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Virtual Clearcut or the Way Things Are in My Hometown

by Brian Fawcett

It’s a common enough story: boy grows up in isolated small town, escapes to big city, never looks back. But author and former Globe and Mail columnist Brian Fawcett can’t quite leave his hometown of Prince George, B.C., behind. Virtual Clearcut chronicles four lengthy visits back to that town between 1990 and 2001, investigating Prince George’s development in the face of growing economic globalization.

The text builds on a connection between the Bowron River valley clearcut, so large it could once be seen from space, and nearby Prince George, both products of lofty dreams of prosperity that never materialized. To flesh out his story, Fawcett revisits old friends, chats with the locals, and indulges in the occasional bout of nostalgia.

What emerges, though, is a thoughtful account of dark forces operating in small towns across the country: communities fractured by the automobile and poor urban planning; local business and downtown cores decimated by big-box retailers developing cheap, peripheral land; the concentration of formerly local industry in large, ultinational corporations. The community here, Fawcett observes, has invariably favoured the commercial over the civic, and the community has now lost control.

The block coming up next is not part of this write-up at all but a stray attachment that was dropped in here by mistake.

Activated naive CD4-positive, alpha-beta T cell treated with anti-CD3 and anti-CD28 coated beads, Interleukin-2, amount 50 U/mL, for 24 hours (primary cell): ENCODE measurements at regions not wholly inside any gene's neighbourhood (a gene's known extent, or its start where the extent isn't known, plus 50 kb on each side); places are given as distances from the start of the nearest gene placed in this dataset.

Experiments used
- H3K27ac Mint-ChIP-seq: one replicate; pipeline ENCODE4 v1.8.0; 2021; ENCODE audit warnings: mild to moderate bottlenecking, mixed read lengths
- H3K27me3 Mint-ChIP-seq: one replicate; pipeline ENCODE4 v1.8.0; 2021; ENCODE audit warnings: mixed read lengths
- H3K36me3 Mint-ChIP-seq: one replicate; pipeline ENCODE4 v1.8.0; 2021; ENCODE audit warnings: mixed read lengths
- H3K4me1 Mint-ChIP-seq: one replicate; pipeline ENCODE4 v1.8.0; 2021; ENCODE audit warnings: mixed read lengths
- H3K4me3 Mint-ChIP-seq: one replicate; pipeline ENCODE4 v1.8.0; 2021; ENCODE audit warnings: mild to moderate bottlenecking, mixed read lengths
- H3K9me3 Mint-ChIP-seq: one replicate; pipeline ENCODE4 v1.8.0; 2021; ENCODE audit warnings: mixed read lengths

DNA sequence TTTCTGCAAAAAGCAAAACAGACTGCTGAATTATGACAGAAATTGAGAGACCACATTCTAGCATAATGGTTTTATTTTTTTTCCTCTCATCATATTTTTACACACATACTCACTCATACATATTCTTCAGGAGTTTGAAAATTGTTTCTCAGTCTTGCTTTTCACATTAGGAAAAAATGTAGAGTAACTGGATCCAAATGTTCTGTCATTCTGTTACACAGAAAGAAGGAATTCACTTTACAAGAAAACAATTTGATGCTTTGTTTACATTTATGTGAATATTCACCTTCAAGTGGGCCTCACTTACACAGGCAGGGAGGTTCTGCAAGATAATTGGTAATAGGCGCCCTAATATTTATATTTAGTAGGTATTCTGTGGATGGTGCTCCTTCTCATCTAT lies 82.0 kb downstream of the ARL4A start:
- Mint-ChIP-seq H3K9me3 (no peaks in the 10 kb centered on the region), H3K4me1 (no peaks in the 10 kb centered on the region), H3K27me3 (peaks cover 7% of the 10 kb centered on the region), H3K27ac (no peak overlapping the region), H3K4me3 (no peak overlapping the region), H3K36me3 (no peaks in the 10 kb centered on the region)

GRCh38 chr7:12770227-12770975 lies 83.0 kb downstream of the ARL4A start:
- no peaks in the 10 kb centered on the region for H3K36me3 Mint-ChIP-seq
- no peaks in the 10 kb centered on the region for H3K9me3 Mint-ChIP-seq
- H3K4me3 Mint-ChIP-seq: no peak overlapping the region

Fawcett’s observations of Prince George locals, the Bowron clearcut, and the microcosm of the town are striking and astute. What’s more, he is relentlessly introspective. A book like Virtual Clearcut could have easily eroded into a messy, confessional memoir. Fawcett’s vivid inner life proves he is too inquisitive, too involved in trying to understand the process of civic disintegration and his own reactions to it, to permit such a mistake.

Fawcett crafts interesting characters out of friends and locals, avoiding both condescension and sentimentality (no small feat). His reflections on topics like Alexander Mackenzie and the B.C. Forest Service avoid easy answers but do not monopolize the text, which moves with surprising speed. Despite all the doom and gloom, Fawcett also manages to infuse his work with positivity. The clearcut does appear to be slowly recovering, after all, and there is hope that locals may one day stand up and fight for the once vibrant hinterland communities they inhabit.